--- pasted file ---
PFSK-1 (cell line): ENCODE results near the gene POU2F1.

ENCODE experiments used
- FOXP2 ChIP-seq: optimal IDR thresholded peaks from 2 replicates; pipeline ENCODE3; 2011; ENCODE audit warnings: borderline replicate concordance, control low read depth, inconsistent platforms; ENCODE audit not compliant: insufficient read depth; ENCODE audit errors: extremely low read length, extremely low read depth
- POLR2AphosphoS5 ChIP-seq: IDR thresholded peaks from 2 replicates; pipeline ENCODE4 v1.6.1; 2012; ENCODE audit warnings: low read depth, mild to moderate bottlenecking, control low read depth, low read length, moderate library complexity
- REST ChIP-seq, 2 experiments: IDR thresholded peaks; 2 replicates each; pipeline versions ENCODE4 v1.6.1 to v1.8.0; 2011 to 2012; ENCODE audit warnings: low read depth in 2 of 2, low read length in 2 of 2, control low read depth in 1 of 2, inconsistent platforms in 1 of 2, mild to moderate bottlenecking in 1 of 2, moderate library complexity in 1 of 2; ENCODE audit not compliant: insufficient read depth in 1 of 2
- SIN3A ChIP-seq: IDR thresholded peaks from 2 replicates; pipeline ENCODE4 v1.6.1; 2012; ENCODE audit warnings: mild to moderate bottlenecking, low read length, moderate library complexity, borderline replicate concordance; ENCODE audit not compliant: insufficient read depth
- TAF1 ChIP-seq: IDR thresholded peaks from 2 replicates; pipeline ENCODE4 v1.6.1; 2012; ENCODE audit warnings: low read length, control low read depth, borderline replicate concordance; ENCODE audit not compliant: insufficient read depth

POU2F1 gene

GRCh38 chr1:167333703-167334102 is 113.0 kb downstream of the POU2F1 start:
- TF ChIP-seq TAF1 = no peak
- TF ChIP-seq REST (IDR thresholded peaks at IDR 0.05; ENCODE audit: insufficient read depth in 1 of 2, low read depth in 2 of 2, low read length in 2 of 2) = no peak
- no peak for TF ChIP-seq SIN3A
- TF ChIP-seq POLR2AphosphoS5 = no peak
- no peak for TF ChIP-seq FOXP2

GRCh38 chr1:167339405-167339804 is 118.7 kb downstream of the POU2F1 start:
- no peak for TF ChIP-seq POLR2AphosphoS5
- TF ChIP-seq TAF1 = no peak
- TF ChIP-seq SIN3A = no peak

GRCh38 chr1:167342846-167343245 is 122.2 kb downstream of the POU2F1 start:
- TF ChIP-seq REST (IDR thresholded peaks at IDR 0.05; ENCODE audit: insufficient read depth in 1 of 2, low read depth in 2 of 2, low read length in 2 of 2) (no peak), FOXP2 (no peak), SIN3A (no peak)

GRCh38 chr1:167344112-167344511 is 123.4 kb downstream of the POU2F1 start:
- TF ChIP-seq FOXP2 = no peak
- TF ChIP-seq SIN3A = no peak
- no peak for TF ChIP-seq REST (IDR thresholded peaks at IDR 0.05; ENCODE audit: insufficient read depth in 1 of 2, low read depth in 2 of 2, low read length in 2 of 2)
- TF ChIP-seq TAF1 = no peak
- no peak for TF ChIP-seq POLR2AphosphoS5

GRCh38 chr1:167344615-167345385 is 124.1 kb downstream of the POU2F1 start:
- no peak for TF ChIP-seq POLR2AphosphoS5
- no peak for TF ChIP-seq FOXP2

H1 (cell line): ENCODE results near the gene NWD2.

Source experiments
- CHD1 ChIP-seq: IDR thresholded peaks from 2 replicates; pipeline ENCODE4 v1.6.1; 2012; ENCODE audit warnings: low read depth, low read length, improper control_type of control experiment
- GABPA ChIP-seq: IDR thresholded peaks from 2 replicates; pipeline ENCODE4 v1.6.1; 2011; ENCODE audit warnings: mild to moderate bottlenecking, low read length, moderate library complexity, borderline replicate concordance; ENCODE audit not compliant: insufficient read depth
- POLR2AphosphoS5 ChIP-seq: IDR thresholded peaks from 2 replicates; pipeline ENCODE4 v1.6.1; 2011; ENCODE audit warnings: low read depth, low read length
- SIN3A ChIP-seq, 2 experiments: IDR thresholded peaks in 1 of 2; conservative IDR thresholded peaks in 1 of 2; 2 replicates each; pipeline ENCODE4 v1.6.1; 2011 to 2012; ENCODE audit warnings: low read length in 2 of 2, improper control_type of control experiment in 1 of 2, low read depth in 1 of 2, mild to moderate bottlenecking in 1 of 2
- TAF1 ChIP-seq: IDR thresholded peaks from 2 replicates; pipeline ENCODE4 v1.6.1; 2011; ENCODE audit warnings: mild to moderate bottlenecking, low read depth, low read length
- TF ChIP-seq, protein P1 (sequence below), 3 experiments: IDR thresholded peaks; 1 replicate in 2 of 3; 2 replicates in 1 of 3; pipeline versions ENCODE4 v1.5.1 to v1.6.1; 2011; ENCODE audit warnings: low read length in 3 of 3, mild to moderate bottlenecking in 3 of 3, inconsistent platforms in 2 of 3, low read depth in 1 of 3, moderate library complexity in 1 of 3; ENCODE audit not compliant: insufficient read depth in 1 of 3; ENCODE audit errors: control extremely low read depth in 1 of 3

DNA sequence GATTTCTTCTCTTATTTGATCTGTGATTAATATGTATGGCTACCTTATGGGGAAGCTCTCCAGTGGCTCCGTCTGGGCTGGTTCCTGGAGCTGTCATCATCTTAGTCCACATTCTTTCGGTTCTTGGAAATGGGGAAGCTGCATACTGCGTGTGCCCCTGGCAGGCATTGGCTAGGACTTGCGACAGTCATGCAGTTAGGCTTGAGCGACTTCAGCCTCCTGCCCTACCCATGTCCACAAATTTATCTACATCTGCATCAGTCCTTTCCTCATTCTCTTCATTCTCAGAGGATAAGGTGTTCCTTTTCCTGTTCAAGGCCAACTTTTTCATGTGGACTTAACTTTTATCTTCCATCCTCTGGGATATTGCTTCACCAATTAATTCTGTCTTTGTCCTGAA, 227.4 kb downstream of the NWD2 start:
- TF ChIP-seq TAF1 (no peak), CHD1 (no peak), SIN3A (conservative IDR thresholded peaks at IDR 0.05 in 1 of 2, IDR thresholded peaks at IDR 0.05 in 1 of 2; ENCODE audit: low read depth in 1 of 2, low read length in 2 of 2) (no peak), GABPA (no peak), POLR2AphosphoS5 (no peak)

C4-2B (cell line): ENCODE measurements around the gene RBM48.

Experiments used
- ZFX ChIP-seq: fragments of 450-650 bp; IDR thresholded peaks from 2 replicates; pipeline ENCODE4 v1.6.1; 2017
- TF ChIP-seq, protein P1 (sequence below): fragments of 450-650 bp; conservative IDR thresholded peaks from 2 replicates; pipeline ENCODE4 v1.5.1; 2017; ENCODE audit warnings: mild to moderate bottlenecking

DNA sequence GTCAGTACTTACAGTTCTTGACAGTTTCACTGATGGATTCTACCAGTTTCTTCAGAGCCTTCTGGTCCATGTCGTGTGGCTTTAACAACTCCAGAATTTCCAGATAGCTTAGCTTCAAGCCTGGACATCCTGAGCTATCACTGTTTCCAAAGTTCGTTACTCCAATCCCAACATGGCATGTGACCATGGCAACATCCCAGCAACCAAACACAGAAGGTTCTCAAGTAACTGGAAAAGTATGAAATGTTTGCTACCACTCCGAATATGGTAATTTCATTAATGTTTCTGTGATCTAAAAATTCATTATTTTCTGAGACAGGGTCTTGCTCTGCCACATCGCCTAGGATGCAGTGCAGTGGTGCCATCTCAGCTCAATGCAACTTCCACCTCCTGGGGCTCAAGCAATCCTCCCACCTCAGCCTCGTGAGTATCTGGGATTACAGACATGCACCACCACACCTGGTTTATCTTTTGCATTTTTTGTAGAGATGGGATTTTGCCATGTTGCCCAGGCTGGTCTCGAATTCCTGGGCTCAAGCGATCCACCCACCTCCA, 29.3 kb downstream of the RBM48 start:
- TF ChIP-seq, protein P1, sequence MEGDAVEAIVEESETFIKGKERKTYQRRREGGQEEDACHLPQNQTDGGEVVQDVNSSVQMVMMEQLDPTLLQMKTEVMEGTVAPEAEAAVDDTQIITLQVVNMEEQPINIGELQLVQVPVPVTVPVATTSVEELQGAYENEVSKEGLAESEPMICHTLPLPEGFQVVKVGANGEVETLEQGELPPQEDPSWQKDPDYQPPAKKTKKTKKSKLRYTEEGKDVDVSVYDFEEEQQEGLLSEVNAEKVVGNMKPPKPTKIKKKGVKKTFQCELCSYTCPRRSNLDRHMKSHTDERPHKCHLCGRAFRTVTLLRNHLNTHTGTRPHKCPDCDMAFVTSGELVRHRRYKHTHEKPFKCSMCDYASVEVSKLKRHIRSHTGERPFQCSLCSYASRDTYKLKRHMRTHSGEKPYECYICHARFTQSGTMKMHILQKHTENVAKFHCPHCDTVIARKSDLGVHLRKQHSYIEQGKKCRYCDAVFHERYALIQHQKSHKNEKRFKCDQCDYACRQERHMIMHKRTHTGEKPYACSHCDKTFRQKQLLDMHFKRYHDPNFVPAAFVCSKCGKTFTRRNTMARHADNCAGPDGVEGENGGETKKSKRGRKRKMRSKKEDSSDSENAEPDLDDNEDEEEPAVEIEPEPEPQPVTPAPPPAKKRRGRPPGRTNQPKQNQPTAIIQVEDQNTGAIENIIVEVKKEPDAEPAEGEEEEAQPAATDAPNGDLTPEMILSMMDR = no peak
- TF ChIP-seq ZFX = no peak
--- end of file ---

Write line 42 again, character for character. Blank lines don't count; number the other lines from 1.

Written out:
- ZFX ChIP-seq: fragments of 450-650 bp; IDR thresholded peaks from 2 replicates; pipeline ENCODE4 v1.6.1; 2017